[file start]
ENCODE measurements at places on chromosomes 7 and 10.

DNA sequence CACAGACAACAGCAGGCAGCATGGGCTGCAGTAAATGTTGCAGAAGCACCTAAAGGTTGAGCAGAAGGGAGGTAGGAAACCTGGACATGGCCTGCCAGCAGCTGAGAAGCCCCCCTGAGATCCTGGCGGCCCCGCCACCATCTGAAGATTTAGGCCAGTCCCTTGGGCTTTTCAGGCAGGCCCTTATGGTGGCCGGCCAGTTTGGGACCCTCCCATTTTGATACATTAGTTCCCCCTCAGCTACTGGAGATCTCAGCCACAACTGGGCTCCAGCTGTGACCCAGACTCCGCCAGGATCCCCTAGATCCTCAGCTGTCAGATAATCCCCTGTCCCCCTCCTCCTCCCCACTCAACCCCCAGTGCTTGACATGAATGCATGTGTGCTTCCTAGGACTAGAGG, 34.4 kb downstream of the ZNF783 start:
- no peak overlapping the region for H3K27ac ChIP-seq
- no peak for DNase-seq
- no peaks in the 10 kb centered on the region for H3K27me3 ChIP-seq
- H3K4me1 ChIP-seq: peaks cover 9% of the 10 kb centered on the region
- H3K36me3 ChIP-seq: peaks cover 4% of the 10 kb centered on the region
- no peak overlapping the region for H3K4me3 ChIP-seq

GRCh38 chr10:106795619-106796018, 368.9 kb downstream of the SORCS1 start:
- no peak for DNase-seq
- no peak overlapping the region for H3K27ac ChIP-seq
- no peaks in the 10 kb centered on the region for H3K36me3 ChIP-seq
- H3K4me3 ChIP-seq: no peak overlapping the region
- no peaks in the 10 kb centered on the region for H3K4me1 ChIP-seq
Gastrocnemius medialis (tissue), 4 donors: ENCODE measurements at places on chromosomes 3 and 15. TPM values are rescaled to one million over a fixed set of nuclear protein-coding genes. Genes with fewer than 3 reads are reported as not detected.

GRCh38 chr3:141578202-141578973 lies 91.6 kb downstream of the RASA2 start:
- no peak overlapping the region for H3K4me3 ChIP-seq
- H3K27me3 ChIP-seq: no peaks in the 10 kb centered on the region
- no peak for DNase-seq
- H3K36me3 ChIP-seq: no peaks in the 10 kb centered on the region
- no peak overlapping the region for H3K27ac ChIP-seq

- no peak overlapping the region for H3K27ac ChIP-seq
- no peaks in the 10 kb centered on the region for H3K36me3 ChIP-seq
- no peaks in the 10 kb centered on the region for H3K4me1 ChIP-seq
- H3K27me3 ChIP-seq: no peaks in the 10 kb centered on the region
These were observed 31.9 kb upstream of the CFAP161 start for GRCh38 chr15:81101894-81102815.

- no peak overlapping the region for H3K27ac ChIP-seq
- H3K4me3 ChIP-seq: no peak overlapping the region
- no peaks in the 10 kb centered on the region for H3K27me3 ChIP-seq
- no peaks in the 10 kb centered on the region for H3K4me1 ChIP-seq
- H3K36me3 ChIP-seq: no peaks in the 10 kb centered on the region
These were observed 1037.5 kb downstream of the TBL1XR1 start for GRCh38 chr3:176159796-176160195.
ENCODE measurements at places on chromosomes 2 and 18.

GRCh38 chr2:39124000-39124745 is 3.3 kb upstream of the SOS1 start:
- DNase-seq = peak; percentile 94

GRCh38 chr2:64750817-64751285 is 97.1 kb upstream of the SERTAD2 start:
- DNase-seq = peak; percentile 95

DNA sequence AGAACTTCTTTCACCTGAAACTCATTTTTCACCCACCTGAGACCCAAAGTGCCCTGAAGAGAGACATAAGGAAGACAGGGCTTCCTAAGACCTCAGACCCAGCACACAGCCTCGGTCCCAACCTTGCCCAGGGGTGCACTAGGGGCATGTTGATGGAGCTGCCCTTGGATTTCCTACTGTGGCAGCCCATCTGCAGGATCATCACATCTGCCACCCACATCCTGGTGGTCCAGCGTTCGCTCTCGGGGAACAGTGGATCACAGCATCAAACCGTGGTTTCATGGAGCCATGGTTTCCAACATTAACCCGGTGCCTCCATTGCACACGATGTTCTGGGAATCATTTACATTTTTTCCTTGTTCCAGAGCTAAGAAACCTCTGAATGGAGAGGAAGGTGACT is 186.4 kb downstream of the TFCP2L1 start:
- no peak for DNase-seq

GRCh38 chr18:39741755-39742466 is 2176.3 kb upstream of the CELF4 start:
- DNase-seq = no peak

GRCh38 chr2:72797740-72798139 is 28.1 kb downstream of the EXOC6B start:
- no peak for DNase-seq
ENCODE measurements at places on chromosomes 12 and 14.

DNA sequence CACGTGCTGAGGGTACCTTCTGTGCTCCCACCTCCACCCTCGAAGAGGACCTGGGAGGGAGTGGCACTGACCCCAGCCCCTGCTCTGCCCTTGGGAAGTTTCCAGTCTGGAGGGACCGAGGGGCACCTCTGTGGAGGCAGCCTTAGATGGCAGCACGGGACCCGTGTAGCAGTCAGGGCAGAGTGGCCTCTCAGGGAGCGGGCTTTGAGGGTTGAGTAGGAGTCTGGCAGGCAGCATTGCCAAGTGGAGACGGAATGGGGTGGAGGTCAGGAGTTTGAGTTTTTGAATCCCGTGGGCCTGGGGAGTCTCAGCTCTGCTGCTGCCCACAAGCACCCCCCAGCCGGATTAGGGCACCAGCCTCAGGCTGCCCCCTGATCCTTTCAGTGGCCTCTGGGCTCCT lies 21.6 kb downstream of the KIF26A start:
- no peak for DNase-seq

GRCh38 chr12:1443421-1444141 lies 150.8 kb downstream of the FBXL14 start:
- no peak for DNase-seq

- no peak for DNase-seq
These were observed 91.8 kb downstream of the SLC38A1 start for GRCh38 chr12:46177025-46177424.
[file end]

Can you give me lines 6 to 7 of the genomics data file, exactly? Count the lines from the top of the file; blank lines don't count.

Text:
- H3K4me1 ChIP-seq: peaks cover 9% of the 10 kb centered on the region
- H3K36me3 ChIP-seq: peaks cover 4% of the 10 kb centered on the region